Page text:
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Play It To The Bone  

Starring: Woody Harrelson, Antonio Banderas, Lolita Davidovich, Lucy Liu, Tom Sizemore Directed by: Ron Shelton Written by: Ron Shelton Rated R, for brutal ring violence, strong sexuality including dialogue, nudity, language, and drug content Running Time: 2 hours, 5 minutes Released by Buena Vista

"Play It to the Bone" contains many of the same elements that made director Ron Shelton's other films fun to watch -- colorful characters, snappy dialogue, and detailed attention to its subject matter. The only thing missing in his latest endeavor is the unpredictability of the story. Unfortunately, it is this very element that everything else hinges on. It's stunning how big a difference it makes when you know exactly where the plot is going.

The story centers around two boxers nearing the end of their prime. Vince Bourdeau (Woody Harrelson) and Cesar Dominguez (Antonio Banderas) are best friends looking for one last shot at glory. When a truly unexpected incident arises, the two boxers are asked at the last minute to fight each other in an undercard bout preceeding a Mike Tyson "Fight of the Century." The only catch... they have to be there in a matter of hours. So, they call upon Grace (Lolita Davidovich), Cesar's lover - and Vince's former lover - to drive them. Together, they set out for Las Vegas to make some money and hopefully recapture their pride which has eluded them for what seems like an eternity.

During the course of their trip, we learn about each man's brush with fame and glory, only to have it swept away at the last second. The journey will ultimately lead to each man's moment of truth -- the moment when they will be forced to reach down deep inside themselves to an area unexplored by most men, and unleash the kind of power not limited to physical strength, but also their strength of being -- the kind of power that unmistakably defines who they are.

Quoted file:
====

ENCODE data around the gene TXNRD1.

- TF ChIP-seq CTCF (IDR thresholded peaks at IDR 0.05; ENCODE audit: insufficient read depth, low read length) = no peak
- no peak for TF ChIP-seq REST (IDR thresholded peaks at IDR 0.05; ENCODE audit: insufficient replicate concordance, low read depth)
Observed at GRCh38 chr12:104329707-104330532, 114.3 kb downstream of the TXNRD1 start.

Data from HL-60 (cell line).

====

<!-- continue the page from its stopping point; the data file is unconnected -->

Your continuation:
Writer/director Ron ("Bull Durham", "White Men Can't Jump") Shelton is a master craftsman of colorful dialogue and spunky, unusual characters. The arc of the story is just too obvious this time around. What made his previous movies fun was the way the storylines soared off into a new direction just when you were convinced of the plot's destination. Sadly, that doesn't happen here. It's pretty clear from the outset what will eventually take place, how the fight will turn out, and so forth. I kept waiting for the unusual to develop -- those fascinating events only Shelton could imagine -- but the movie plays it straight. It's not an awful film, just one that never gets off the ground.

As described in the story, the term "play it to the bone" means to give it your all, to go all the way, to leave nothing in reserve. The two boxers may have played it to the bone, but unfortunately, the movie doesn't break the skin.

Copyright 2001 Michael Brendan McLarney Critically Ill

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